Use the same method to root tropical hibiscus plants. However, it would be best to put several stem cuttings in the rooting soil to increase your chance of taking root.

You can also propagate hibiscus from seeds. To germinate hibiscus seeds, make a small incision with a sharp knife in the seed. Soak overnight in water. Place the seeds on an appropriate soil mix and cover lightly with soil. It should take up to four weeks for seeds to sprout.

Be aware that some hibiscus varieties don’t produce seeds even under ideal conditions.

FAQ About Hibiscus Care

Although hibiscus is generally easy to care for, a few issues can affect its growth. Hibiscus, especially tropical hibiscus plants, is susceptible to changes in the environment. Let’s look in detail at some problems when growing hibiscus.

Why Are Hibiscus Flower Buds Dropping?

Several reasons can cause hibiscus buds and flowers to drop. A pest infestation, nutritional deficiencies, lack of water, temperature fluctuations, and over-fertilizing can result in buds or blooms dropping. To prevent flowers from falling, grow hibiscus trees and shrubs in plenty of sunlight, keep the soil moist, and ensure there’s adequate humidity.

What to Do About Bugs on Hibiscus Plants

Common garden pests that can affect hibiscus are aphids, thrips, whiteflies, scale, and mealybugs. To get rid of bugs from hibiscus plants, hose the hibiscus foliage with a strong jet of water. You could also make a natural neem oil pesticide and spray it on the leaves to stop pests from eating them.

Aphids, whiteflies, and mealybugs all suck the sap from hibiscus leaves and stems. To spot whiteflies on aphids on hibiscus, look for tiny pests crawling under leaves. Mealybugs will leave behind a white fuzzy substance like cotton wool.

Another type of pest control is to introduce beneficial insects to your garden. Ladybugs, lacewings, or hoverflies feed on garden pests and their larvae.

How to Get Rid of Fungus on Hibiscus Plants

Fungus on hibiscus looks like a white powdery substance called powdery mildew. Prune diseased foliage and branches and dispose of them in the trash. You should also water the ground, not the leaves, to avoid fungal foliage problems.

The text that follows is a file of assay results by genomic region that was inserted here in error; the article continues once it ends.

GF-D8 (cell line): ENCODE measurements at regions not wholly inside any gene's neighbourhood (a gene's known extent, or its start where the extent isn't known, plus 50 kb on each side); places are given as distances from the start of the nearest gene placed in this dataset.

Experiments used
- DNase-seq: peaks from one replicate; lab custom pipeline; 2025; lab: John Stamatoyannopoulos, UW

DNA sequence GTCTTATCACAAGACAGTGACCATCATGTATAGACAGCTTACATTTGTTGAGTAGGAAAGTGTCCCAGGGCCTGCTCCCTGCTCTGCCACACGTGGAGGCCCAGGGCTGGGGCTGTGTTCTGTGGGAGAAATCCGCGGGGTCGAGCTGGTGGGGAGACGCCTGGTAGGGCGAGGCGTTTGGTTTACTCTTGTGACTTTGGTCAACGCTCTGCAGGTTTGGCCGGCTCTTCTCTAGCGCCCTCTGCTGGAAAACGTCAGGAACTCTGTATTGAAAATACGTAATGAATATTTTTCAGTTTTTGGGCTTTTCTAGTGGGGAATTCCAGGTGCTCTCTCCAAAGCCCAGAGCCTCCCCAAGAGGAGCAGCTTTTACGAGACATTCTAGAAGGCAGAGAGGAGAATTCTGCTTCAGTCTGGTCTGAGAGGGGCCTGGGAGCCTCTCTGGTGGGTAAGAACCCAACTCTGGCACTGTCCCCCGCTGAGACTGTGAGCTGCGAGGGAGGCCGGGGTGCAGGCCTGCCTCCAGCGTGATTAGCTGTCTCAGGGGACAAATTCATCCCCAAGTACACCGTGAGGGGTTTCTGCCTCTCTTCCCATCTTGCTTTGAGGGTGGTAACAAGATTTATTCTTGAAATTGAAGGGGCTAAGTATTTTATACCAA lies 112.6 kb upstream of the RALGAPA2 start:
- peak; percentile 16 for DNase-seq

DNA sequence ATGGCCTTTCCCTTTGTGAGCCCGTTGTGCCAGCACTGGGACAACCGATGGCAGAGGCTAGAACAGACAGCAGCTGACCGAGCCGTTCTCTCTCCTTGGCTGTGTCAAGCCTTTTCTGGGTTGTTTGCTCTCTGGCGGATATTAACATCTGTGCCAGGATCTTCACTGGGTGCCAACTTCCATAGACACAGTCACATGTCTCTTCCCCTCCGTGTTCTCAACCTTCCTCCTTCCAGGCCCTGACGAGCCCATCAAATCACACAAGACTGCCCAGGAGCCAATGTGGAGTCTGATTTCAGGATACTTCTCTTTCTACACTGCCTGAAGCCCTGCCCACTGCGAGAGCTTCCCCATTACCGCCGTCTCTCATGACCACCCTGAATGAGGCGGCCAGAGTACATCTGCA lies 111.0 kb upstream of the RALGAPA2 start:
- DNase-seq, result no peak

If other plants are crowding out your hibiscus, you may have to transplant it so that more air circulates around the plant. This should help to ensure that too much moisture doesn’t accumulate in the foliage.

Fungus leaf problems rarely kill plants, but the white fungus looks unsightly on hibiscus and spoils the plant’s appearance. If the fungus infection spreads, it can slow down the plant’s growth.

Why Are Hibiscus Leaves Turning Yellow?

Hibiscus leaves turn yellow due to too much water, pests, a nutrient deficiency, excessive sun exposure, or hot temperatures. It’s crucial to find out which of these problems is causing yellow hibiscus leaves.

Only water hibiscus plants just enough to keep the soil moist. This watering technique helps keep the hibiscus growing healthy and prevent yellow leaves. In hot weather, water more frequently than in cooler weather.

If drainage or sun exposure is an issue, you may have to transplant the shrub to keep it flowering and the foliage lush green.

Also, check for signs of spider mites on houseplant hibiscus and garden hibiscus. You can use a neem oil solution to get rid of these plant-sucking mites.

If you suspect a nutrient deficiency, use a diluted balanced fertilizer every two weeks to improve the leaves’ appearance and encourage healthy hibiscus growth.

Discover the most beautiful types of hibiscus.